When dealing with real estate agents (or realtors), remember that they are paid to sell you property. They have excellent skills in finding out information you don?t usually want to give away and later using it to “qualify” you. Many books have been written about the tricks selling agents play – such as how agents show you through numerous ?dud? properties until they finally take you to the last property (which is the one they really want to sell you) which, by this stage, seems like the oasis in the desert.

Be wary about asking agents whether the property is a good purchase. Do your own research and compare many agents' opinions before making a decision.

Warning #4: Stick To Your Niche

Often you will be making great progress in your investment strategy when along comes "an incredible opportunity" which is a little out of your area of expertise. Buoyed by your successes, you feel you have the Midas touch and proceed regardless - only to find a whole new set of problems which you are not familiar with solving.

The most common trap is the "rehap" or "fixer-upper" opportunity where you can make a quick $20,000 with very little effort. Unless you know a thing or two about redecorating and have a love of power tools, be warned - spending your weekends peeling wallpaper isn?t much fun.

Another common trap is the "no brainer" moneymaker in a town you have very little knowledge about. If it's too good to be true, it may well be because the locals know it's a lemon.

Find something you like doing, in a location you'd like to invest in and then go for it. Avoid stepping outside your established area of property investment expertise.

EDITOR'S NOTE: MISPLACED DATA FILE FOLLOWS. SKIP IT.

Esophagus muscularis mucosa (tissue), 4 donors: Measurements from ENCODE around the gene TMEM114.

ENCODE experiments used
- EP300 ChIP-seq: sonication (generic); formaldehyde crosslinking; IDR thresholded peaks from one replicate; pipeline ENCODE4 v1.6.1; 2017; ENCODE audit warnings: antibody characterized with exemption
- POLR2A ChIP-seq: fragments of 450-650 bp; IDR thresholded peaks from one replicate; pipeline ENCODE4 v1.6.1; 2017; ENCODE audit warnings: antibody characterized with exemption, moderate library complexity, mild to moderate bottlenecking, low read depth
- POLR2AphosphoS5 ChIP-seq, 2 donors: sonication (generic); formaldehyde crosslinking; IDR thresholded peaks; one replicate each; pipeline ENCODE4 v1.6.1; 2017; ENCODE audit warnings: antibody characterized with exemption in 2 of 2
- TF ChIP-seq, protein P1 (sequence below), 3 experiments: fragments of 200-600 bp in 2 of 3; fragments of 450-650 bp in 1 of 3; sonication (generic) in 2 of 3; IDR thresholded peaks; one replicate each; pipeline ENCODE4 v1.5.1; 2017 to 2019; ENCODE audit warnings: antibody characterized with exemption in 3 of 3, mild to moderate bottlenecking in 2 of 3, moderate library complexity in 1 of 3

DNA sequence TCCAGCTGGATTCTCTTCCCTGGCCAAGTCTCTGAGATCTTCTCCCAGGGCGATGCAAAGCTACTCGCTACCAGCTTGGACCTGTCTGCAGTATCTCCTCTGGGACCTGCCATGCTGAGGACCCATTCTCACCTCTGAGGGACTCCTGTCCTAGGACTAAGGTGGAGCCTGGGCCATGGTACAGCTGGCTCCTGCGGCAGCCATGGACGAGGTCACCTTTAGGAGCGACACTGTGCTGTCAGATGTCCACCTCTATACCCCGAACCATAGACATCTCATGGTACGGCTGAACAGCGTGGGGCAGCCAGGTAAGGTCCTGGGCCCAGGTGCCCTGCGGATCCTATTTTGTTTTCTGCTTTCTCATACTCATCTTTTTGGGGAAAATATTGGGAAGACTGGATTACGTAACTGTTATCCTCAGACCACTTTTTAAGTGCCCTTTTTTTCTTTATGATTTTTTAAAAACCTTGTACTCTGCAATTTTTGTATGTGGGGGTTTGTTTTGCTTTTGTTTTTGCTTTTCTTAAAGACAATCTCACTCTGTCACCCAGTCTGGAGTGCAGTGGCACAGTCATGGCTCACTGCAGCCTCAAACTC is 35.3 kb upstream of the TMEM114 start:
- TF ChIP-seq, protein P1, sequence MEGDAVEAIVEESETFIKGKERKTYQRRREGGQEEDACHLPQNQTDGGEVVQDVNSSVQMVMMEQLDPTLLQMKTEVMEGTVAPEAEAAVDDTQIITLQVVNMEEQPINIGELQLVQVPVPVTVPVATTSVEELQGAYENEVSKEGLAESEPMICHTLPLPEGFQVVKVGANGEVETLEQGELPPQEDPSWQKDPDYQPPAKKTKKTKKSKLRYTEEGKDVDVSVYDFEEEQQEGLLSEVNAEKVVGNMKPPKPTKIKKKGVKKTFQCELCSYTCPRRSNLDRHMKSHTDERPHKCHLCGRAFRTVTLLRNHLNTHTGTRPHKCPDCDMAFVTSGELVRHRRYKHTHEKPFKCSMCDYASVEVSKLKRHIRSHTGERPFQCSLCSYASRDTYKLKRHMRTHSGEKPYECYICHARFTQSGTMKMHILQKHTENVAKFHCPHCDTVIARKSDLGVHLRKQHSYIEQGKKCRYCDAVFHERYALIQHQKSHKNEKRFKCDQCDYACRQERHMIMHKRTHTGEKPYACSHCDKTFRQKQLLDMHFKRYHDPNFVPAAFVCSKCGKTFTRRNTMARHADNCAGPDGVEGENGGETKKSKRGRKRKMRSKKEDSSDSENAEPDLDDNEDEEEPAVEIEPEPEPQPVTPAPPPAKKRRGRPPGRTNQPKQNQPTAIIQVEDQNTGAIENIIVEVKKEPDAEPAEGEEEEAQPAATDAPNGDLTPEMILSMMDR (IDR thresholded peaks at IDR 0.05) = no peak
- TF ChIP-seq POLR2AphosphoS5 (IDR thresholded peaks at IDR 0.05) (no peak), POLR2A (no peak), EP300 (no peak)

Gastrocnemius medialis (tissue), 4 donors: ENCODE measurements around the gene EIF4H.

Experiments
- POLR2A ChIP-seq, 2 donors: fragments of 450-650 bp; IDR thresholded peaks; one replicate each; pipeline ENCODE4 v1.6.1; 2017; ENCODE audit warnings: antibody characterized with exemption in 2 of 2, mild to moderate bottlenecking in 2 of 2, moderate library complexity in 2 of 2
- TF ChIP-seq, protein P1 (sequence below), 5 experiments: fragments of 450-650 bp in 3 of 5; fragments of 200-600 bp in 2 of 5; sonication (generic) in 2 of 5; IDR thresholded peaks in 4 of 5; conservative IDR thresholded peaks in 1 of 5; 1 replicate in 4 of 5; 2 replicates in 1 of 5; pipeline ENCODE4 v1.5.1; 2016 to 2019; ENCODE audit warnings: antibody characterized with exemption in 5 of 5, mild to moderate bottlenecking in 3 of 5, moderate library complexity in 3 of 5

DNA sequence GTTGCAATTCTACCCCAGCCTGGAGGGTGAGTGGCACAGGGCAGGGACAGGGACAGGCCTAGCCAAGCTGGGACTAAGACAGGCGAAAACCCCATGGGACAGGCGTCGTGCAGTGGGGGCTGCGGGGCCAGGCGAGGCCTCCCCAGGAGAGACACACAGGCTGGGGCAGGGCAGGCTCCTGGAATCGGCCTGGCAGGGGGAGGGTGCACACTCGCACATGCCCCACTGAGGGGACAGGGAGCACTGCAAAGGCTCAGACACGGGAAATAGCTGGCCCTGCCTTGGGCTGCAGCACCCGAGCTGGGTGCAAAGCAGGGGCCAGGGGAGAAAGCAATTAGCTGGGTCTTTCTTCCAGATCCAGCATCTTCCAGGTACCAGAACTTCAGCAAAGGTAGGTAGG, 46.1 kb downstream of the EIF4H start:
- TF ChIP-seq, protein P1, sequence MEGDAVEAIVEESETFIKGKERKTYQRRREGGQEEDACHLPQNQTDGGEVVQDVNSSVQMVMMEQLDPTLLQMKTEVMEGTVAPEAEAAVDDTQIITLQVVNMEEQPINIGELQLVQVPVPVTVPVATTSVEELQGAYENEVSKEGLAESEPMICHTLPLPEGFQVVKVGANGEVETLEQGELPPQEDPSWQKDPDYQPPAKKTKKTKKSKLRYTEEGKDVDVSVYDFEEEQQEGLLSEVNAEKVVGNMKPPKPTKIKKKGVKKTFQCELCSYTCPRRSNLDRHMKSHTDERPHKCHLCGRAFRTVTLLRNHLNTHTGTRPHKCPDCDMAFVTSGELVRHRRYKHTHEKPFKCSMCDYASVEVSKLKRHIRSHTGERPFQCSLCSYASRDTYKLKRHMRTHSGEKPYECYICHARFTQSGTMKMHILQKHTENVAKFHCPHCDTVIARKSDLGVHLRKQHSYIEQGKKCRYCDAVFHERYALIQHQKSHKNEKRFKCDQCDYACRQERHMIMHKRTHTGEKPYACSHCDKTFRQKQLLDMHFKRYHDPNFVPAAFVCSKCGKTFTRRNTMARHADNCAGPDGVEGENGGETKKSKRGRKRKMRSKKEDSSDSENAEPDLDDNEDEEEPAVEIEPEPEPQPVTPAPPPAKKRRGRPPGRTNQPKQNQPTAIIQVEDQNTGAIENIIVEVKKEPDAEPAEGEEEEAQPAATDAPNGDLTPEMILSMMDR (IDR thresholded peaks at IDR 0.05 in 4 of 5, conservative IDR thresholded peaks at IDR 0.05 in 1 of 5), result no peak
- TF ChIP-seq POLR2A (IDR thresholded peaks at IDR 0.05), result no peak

Warning #5: Don?t Get Into Negative Cash Flow / Negative Gearing

Negative gearing is a combination of Warnings #1, and #2 above.

This is where your tax deduction for interest and maintenance costs of owning property exceeds the income you receive from it. You use that "negative" to offset other income you may have, thus "saving" tax. The capital gain you receive in the long run should more than cover the "negative". Sounds great? I'm not convinced for the following reasons:

First. Negative geared properties will 99% of the time be negative cash flow and the other 1% of the time will break even. How many negatively geared properties can you afford to own if they lose you $100 per week?

Second.The gain you are supposed to make on the sale is based on a theoretical property price increase. Ever since the beginning of time, the property market is cyclical, with values both rising and falling.

Finally, if interest rates rise and you have a variable interest rate mortgage, how much more "negative" can you afford before you need to sell the property or work longer hours for more pay to cover the increased interest expense?

Summary Of Chapter 2.

Watch out for the pitfalls in property investing. Trust your instincts and always ask "where's the money in the deal". Stick to what you know best and stay away from negative cash flow or negative geared investments.